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03 April 2023

Epidemic Riots of the 1830s: Regional Specificity and Imperial Commonality

Bylye Gody
Epidemic Riots of the 1830s: Regional Specificity and Imperial Commonality

An epidemic is an emergency situation during which conflicts hidden in ordinary times appear. Epidemic riots become such a manifestation. Their special concentration fell on the 1830s and the first cholera epidemic in the Russian Empire. The implementation of anti-epidemic measures, which most often led to a riot, allows us to look at the activities of the local administration. Through the history of rumors, we will also learn about whom the population endowed with power, and whom and for what reasons they considered enemies. Important cases were the events of 1830 in Sevastopol and the so-called “Plague” or “Women's riot”, the St. Petersburg “Riot on Sennaya Square”, the events in St. Petersburg, Olonets and Kazan provinces, in Pskov, Tula and Tver. Speaking about epidemic riots, one should not forget that not in every locality engulfed by an epidemic, the population destroyed hospitals and killed doctors or officials. Such places are characterized by the presence of an active local society, primarily represented by the merchant class. Active actors who from the very beginning of the epidemic participate in the organization of cholera hospitals, which do not represent a “transitional place” from the house to the cemetery, provide food or ready meals to the needy and help the orphans. Through epidemic riots, we will consider general imperial problems and their regional specifics during the reign of Emperor Nicholas I. Through individual cases of plague or cholera riots, it becomes possible to study regional problems, ideas about authorities and enemies. You can also refer to the history of society in the Russian Empire and confirm the thesis that it should be viewed through the regions and speak of a local society, and not a general imperial one.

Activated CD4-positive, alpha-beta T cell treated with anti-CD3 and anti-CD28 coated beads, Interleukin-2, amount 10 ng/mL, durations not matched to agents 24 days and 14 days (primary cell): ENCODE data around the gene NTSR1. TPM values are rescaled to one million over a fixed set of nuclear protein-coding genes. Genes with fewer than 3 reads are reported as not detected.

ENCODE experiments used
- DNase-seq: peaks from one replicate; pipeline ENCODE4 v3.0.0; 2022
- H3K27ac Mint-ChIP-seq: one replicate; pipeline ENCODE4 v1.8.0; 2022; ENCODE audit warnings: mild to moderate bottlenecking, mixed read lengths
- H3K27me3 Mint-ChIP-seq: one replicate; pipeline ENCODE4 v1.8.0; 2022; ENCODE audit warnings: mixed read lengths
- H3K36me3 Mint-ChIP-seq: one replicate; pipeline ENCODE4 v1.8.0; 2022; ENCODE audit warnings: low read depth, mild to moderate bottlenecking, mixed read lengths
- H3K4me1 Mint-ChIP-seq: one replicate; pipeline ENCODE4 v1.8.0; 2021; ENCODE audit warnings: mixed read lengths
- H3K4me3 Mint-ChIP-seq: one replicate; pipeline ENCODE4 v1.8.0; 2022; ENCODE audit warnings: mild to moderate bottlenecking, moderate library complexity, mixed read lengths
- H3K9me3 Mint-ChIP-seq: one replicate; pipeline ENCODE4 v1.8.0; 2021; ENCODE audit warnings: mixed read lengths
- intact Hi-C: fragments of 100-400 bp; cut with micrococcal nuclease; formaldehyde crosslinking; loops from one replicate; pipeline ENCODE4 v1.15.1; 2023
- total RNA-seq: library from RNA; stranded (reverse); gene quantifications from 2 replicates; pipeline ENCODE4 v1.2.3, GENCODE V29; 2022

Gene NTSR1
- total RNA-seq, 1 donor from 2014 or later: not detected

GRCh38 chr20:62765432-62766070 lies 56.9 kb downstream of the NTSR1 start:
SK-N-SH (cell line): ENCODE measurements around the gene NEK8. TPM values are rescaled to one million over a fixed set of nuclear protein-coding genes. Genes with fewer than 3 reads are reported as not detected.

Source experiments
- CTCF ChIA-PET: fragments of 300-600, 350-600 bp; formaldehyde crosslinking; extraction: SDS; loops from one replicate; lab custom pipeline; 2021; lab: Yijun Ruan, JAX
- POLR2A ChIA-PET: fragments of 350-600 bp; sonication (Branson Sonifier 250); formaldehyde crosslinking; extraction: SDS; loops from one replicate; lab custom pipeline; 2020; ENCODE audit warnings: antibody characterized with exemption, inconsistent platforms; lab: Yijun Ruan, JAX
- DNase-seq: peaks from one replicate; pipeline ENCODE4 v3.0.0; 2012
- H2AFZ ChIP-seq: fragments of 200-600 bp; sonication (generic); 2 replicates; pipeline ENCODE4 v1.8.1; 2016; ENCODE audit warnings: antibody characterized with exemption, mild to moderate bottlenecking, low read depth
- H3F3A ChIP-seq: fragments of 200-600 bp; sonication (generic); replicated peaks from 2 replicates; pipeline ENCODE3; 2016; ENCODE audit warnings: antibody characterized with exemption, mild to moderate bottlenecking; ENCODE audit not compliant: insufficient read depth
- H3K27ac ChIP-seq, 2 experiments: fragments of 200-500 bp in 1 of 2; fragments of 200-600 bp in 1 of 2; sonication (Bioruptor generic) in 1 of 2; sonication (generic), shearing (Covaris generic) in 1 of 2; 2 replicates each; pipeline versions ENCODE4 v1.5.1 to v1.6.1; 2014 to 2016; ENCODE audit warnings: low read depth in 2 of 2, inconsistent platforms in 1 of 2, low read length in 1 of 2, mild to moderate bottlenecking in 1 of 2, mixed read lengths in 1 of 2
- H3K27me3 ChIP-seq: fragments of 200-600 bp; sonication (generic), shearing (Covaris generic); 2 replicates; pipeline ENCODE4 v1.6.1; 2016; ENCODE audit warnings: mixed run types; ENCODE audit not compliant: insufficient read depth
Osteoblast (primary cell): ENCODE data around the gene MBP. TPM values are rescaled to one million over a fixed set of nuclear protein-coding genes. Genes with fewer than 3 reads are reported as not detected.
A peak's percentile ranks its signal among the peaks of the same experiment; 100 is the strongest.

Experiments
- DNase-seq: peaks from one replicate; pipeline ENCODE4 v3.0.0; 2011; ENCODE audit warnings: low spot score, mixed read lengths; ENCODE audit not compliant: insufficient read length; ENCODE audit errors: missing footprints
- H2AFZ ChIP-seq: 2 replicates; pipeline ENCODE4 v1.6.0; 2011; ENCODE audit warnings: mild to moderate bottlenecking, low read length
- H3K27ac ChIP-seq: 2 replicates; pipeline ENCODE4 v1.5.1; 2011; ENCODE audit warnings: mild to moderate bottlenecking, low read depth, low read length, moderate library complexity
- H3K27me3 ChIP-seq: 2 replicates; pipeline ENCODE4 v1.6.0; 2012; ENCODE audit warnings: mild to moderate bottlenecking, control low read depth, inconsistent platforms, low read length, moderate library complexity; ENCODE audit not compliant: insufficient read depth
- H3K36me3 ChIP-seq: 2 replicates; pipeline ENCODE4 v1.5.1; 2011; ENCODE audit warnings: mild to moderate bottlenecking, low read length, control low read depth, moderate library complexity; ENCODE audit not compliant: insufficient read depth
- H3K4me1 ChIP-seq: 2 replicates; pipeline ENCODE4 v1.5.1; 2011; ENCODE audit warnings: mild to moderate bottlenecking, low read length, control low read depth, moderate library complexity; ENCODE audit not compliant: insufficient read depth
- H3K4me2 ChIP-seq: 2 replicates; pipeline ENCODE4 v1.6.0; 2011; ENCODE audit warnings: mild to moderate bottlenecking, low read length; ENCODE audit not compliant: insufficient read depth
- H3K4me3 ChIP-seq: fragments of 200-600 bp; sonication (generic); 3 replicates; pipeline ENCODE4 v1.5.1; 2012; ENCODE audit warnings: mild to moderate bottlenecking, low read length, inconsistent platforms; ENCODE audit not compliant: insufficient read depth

Source: Ksenia S. Barabanova (2022). Epidemic Riots of the 1830s: Regional Specificity and Imperial Commonality. Bylye Gody. 17(4): 1733-1743

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